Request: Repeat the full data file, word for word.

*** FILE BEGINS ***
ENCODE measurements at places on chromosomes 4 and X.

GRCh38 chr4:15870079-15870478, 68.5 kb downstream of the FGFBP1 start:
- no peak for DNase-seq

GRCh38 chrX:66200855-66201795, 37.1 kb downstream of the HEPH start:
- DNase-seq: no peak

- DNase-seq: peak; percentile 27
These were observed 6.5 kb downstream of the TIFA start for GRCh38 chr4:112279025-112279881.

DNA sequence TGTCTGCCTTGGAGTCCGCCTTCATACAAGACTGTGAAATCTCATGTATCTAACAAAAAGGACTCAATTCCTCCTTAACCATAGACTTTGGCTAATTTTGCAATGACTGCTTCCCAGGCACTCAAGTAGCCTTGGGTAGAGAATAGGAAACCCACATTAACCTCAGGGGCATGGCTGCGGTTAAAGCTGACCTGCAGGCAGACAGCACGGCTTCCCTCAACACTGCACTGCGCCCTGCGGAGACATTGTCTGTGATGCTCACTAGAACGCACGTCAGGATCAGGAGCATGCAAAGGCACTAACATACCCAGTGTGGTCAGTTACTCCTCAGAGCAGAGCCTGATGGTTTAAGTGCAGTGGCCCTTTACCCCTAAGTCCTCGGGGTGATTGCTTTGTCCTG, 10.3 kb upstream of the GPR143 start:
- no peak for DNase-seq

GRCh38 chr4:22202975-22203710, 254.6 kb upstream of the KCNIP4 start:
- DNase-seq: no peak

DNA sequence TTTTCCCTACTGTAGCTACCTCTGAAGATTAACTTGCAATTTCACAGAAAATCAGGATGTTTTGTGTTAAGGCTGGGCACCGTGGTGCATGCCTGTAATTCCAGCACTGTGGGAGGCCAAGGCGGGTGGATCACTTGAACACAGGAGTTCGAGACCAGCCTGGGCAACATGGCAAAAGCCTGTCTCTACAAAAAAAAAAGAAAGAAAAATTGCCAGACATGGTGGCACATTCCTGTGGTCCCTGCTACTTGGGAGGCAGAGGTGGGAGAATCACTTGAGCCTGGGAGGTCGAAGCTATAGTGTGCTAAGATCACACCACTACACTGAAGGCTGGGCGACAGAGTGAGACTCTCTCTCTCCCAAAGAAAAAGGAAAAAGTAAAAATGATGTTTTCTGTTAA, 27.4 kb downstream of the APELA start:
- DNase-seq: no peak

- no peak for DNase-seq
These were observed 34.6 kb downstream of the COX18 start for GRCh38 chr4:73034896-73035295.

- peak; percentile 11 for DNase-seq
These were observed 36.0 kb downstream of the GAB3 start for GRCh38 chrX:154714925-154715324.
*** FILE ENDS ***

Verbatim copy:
ENCODE measurements at places on chromosomes 4 and X.

GRCh38 chr4:15870079-15870478, 68.5 kb downstream of the FGFBP1 start:
- no peak for DNase-seq

GRCh38 chrX:66200855-66201795, 37.1 kb downstream of the HEPH start:
- DNase-seq: no peak

- DNase-seq: peak; percentile 27
These were observed 6.5 kb downstream of the TIFA start for GRCh38 chr4:112279025-112279881.

DNA sequence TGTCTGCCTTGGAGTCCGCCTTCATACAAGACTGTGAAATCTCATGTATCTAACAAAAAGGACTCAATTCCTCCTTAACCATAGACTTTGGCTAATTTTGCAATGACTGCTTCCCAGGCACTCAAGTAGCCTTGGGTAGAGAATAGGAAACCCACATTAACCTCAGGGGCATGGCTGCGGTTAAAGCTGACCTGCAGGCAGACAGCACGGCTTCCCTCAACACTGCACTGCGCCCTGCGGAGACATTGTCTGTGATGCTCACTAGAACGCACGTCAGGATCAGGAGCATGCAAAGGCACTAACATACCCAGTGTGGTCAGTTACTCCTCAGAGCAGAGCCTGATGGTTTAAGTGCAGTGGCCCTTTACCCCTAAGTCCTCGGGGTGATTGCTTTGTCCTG, 10.3 kb upstream of the GPR143 start:
- no peak for DNase-seq

GRCh38 chr4:22202975-22203710, 254.6 kb upstream of the KCNIP4 start:
- DNase-seq: no peak

DNA sequence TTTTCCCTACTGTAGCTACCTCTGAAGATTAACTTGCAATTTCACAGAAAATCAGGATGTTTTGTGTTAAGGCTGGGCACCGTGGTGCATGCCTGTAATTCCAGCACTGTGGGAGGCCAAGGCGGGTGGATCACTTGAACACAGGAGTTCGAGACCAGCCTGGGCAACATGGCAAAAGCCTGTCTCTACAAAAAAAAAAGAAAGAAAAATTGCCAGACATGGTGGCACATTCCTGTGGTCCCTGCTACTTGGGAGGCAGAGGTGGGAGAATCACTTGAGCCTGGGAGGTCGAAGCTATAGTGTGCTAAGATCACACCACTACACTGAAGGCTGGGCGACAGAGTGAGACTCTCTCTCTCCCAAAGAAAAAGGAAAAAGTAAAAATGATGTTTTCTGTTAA, 27.4 kb downstream of the APELA start:
- DNase-seq: no peak

- no peak for DNase-seq
These were observed 34.6 kb downstream of the COX18 start for GRCh38 chr4:73034896-73035295.

- peak; percentile 11 for DNase-seq
These were observed 36.0 kb downstream of the GAB3 start for GRCh38 chrX:154714925-154715324.